To modify the default IP4 address set on the PiLO, click CONFIG to display the NETWORK page. Press REFRESH to display the current network configuration of the PiLO and update the network configuration fields.

The following example shows using the onscreen keypad to update the network address fields (the IP4 addresses should be replaced with your values).

 

PiLO displaying the virtual keyboard allowing you to set a new IP4 the network configuration for the PiLO

To reboot the PiLO and ensure that your updates take effect, select MANAGE and press REBOOT TOUCH SCREEN. To confirm that the network address configuration is updated, select CONCIG > NETWORK and press REFRESH.

Trust Anchor (TA) Network

The Trust Anchor (TA) has no network ports available for connection since it is embedded within the epoxy resin and no direct access to it is available. The TA has two serial ports: one port to respond to commands from the PiLO and another serial to respond to commands from the SFP (when the SFP is powered on). Note that the TA will respond to a limited number of requests only. Any other data sent via either serial line which cannot be parsed and therefore interpreted will be dropped.

Secure Foundation Platform (SFP) Network

The following provides information on the Secure Foundation Platform (SFP) network configuration.

Default SFP Network Configuration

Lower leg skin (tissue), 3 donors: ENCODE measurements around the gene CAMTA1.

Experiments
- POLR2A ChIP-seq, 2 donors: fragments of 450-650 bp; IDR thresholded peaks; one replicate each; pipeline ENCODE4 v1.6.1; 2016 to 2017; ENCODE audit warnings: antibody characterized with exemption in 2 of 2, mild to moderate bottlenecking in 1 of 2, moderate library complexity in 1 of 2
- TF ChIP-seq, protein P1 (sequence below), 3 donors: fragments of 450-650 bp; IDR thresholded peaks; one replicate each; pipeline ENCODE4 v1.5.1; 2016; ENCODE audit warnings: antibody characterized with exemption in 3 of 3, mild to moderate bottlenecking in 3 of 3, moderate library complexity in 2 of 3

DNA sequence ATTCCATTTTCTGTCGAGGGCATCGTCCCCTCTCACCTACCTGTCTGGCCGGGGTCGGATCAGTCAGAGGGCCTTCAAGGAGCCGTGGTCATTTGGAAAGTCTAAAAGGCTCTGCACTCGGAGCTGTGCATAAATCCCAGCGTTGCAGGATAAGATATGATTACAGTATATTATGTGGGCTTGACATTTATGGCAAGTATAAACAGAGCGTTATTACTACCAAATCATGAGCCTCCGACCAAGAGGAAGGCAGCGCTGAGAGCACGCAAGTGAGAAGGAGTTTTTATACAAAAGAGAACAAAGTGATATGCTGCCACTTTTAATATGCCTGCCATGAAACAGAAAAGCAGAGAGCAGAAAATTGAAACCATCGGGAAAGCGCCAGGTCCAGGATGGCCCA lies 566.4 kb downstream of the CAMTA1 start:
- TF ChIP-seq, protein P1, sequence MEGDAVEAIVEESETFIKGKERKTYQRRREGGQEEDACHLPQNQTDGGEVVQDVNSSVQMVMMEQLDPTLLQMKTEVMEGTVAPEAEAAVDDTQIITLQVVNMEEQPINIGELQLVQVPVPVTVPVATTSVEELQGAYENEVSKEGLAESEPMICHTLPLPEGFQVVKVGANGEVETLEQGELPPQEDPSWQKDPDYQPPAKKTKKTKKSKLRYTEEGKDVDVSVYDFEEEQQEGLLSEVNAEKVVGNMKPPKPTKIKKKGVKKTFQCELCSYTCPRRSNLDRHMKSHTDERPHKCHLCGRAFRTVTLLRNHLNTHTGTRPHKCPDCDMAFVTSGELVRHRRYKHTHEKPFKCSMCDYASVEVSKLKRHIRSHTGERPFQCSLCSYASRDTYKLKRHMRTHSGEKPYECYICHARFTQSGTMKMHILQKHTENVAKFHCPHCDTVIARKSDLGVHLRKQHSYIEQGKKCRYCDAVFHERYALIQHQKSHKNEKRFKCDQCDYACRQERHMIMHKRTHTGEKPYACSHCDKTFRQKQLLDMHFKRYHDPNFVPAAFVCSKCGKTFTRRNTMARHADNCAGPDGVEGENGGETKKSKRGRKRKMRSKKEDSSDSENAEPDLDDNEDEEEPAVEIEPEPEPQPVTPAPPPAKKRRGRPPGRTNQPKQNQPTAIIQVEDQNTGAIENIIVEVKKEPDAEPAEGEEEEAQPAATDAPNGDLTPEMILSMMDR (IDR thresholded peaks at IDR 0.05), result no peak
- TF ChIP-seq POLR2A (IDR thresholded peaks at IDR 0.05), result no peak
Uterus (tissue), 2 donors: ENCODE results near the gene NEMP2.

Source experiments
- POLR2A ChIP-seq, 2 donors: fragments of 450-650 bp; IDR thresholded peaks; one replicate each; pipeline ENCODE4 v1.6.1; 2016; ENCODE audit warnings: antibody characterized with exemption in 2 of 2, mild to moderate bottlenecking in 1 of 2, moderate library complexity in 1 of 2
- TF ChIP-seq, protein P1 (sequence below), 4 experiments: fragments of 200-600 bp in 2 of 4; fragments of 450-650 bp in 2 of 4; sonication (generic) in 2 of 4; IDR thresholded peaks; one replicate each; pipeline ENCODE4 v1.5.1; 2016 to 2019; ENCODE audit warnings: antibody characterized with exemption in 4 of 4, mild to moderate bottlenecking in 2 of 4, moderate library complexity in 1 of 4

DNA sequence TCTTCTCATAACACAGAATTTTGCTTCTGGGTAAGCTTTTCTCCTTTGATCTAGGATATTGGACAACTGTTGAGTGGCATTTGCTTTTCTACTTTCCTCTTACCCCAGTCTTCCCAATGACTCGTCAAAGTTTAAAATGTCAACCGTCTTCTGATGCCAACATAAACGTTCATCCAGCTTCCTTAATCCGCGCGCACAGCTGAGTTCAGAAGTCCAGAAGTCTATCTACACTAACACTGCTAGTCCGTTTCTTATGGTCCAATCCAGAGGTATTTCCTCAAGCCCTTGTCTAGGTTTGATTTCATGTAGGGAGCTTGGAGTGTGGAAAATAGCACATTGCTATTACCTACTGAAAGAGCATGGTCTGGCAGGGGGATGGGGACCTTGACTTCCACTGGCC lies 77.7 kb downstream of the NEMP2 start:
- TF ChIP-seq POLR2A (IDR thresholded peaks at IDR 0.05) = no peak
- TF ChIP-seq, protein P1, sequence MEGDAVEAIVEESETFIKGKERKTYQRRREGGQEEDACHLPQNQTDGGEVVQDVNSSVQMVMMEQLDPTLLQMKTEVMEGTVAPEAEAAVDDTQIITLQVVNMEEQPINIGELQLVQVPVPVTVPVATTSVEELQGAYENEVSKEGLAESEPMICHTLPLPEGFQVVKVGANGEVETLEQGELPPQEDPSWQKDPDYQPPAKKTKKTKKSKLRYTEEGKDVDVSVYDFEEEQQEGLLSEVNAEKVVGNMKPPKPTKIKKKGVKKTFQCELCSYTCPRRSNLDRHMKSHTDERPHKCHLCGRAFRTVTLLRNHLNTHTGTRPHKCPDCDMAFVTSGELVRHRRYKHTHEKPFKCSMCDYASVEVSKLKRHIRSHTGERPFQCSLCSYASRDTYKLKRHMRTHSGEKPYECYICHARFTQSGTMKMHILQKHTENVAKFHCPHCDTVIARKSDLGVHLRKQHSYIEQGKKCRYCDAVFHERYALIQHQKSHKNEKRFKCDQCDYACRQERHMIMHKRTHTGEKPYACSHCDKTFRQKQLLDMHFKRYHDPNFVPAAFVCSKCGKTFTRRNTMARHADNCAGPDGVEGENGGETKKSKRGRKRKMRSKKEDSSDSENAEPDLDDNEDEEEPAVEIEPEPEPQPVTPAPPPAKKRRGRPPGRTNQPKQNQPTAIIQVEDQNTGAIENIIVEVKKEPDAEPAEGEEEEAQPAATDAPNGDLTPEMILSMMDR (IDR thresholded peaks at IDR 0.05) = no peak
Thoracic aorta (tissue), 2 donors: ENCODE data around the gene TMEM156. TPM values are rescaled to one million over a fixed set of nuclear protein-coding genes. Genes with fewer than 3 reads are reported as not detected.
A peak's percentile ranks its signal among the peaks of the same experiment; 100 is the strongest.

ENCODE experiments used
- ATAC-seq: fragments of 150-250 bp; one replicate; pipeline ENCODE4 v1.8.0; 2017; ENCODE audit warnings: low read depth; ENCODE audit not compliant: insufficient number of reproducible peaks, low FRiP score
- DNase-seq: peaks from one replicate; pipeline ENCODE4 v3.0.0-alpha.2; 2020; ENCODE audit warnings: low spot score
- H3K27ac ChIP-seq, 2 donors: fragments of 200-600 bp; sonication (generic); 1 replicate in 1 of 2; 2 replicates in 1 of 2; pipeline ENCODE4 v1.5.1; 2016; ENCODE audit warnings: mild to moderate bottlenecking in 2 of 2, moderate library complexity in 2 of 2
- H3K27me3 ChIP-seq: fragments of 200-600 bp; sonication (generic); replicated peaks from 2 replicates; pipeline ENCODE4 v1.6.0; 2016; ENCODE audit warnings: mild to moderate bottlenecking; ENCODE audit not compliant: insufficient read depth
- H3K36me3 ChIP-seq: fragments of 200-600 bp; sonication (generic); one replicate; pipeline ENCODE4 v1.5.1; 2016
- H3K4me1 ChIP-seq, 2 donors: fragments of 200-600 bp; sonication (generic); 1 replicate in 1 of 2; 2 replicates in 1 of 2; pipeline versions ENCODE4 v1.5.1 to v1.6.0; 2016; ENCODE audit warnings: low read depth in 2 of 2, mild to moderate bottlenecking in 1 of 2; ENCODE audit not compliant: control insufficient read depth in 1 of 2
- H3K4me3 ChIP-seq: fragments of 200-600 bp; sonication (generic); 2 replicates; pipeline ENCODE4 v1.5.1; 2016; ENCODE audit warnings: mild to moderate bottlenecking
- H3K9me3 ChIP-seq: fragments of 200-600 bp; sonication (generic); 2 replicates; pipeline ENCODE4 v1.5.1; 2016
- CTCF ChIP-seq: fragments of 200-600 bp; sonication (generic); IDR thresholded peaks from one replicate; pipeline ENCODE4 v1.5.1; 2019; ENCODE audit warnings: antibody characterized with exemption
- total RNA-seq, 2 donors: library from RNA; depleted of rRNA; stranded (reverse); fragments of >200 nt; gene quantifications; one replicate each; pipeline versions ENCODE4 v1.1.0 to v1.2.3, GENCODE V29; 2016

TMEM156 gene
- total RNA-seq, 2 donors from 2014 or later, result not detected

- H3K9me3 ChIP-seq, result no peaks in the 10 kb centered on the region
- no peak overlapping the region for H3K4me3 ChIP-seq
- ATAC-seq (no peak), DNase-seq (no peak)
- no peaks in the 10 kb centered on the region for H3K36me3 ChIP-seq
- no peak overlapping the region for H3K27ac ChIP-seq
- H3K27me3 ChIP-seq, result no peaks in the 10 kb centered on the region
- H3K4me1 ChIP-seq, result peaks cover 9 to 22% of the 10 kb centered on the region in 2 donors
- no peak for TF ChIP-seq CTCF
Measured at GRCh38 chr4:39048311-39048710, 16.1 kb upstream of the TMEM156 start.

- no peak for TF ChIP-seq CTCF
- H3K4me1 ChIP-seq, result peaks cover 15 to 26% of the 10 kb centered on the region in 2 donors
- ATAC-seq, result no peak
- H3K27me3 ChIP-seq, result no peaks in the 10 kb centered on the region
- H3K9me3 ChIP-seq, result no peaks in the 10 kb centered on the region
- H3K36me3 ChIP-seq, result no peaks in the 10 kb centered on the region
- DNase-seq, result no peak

The SFP is delivered with the network ports ETH0 and ETH1 pre-configured with a set of network IP4 addresses, see Network Ports.

Modify Default Network Address

The eth0 network port is configured with a default IP4 address. Its primary use is to allow access to the SFP, either via ssh or via a web browser. 

To modify the network address, for example, to access the SFP, select the PiLO option CONFIG PLATFORM > NETWORK and edit the address of the network port eth0.

PiLO displaying the SFP network configuration page

The SFP was must be powered on before you can access the existing default network address to make the necessary modifications. Once the SFP is powered on, display the current network port configuration by pressing the relevant button, in this example eth0. The top bar of the PiLO under MANAGE should be green and display SEE IS CONNECTED TO SFP, indicating that the SFP hypervisor is fully functional.

Unless you require all four of the SEE network ports to be used by your application(s) within one or more virtual machines, the network port eth0 should be reserved for the following administrative tasks:

  • SSH access to the hypervisor for making configuration changes to either the Linux PrimeLFS OS or the virtual machines executed by the PrimeLFS OS. For example, adjusting the time and or date, configure and start the network time daemon, or re-configuring one or more virtual machines.
    (warning) Note that SSH is only available when the SEE is in the operational state OEM (level 1). When the SEE is finally deployed (fielded), the operational state is usually End User (level 3) with no ssh access to the SFP.

  • Web-based configuration (WebConf): Virtual machine and SFP configurations achieved using the web-based graphical user interface. This web-based user interface is executed within a virtual machine also running on the SFP. This virtual machine requires the network port eth0 to be configured so that the UI can be accessed from outside the SFP.